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OpenSSL Regains FIPS 140-2 Validation

The Open Source Software Institute (OSSI) announced today the FIPS 140-2 re-validation of the OpenSSL FIPS Object Module, a cryptographic library based on the widely used OpenSSL product. The official validation certificate (#733) is now posted at the NIST FIPS 140-1 and 140-2 Cryptographic Modules Validation List (opens in new tab).

The OpenSSL FIPS Object Module is freely available for download here. The OpenSSL FIPS Object Module Security Policy and User Guide are also available for download through the OSSI website (opens in new tab) and may be used and reproduced without restriction.

"The OpenSSL FIPS Object Module is CMVP-validated software, paid for by DoD and corporate sponsors, and is now available at no additional cost for government and other entities to acquire and implement," said OSSI executive director John Weathersby. "By once again securing FIPS 140 validation for the OpenSSL Object Module, we've helped to demonstrate the validity and durability of the open source development model, even within the most stringent confines of the government Information Assurance (IA) validation process."

OpenSSL is an open source library that provides cryptographic functionality to applications such as secure web servers. The Cryptographic Module Validation Program (CMVP), a joint effort between the U.S. National Institute of Standards and Technology (NIST) and the Canadian Communications Security Establishment (CSE), validates cryptographic modules to Federal Information Processing Standards (FIPS) 140-2 and other cryptography-based standards.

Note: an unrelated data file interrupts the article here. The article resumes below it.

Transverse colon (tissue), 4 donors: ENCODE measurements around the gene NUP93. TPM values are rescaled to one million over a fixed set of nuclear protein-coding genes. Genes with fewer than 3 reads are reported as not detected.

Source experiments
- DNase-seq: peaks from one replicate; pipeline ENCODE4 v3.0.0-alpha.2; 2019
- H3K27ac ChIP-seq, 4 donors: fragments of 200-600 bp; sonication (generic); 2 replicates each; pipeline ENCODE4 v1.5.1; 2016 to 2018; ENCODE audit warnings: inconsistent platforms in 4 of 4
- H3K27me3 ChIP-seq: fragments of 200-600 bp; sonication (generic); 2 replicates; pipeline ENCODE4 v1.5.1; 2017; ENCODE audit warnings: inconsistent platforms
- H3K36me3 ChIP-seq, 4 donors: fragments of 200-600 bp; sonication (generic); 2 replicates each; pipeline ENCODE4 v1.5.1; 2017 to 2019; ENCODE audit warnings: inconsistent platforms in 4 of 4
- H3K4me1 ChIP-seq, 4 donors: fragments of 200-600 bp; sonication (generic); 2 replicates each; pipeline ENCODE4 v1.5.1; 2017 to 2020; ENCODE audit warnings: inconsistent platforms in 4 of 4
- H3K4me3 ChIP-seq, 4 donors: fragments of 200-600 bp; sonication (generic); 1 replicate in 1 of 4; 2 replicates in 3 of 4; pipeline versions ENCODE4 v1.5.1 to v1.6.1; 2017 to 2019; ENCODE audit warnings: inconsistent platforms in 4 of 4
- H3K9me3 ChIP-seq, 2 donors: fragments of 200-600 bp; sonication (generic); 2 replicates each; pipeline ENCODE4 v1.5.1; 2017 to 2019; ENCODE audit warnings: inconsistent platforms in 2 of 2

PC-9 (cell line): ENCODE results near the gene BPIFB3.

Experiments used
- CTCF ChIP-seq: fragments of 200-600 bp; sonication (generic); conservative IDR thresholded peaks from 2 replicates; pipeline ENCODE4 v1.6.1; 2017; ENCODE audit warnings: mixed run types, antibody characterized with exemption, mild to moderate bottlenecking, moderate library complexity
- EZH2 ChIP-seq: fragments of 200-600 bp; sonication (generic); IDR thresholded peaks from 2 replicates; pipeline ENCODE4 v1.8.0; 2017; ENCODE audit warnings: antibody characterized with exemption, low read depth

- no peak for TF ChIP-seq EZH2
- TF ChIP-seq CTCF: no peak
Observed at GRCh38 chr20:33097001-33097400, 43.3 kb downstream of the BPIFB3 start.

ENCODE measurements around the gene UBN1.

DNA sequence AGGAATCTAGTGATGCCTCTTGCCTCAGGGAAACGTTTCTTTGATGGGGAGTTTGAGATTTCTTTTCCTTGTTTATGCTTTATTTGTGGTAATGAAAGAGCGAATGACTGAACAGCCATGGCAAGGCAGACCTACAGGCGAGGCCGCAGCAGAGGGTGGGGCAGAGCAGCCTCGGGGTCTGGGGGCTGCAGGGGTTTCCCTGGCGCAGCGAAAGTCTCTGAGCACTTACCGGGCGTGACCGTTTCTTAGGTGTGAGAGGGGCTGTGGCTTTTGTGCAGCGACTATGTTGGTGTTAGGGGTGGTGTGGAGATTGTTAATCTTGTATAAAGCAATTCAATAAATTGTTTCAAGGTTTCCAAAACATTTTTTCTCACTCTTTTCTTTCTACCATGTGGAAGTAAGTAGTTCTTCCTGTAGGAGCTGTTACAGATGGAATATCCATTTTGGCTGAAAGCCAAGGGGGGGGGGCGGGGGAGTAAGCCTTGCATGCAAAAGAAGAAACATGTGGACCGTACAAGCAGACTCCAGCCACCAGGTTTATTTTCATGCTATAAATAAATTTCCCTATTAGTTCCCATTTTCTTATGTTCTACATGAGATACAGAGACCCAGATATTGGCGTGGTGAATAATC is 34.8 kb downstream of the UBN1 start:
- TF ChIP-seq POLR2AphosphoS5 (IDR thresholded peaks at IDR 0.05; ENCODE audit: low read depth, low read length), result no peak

"This validation is a first," noted Steve Marquess, the OSSI technical project manager for this effort. "Government programs, and the commercial vendors supplying those programs, now have access to a validated cryptographic library supporting the very popular OpenSSL API without the delays and expense of separate FIPS 140-2 validations for each and every application."

The FIPS validated OpenSSL Cryptographic Module v1.1.1 is defined as a specific discrete unit of binary object code generated from a specific OpenSSL source distribution. This source distribution is compiled to create a library that is used to provide a cryptographic API (Application Programming Interface) to external applications, and is compatible with a wide variety of hardware and operating system platforms.

Désiré has been musing and writing about technology during a career spanning four decades. He dabbled in website building and web hosting when DHTML and frames were en vogue and started writing about the impact of technology on society just before the start of the Y2K hysteria at the turn of the last millennium. Following an eight-year stint at where he discovered the joys of global tech-fests, Désiré now heads up TechRadar Pro. Previously he was a freelance technology journalist at Incisive Media, Breakthrough Publishing and Vnunet, and Business Magazine. He also launched and hosted the first Tech Radio Show on Radio Plus.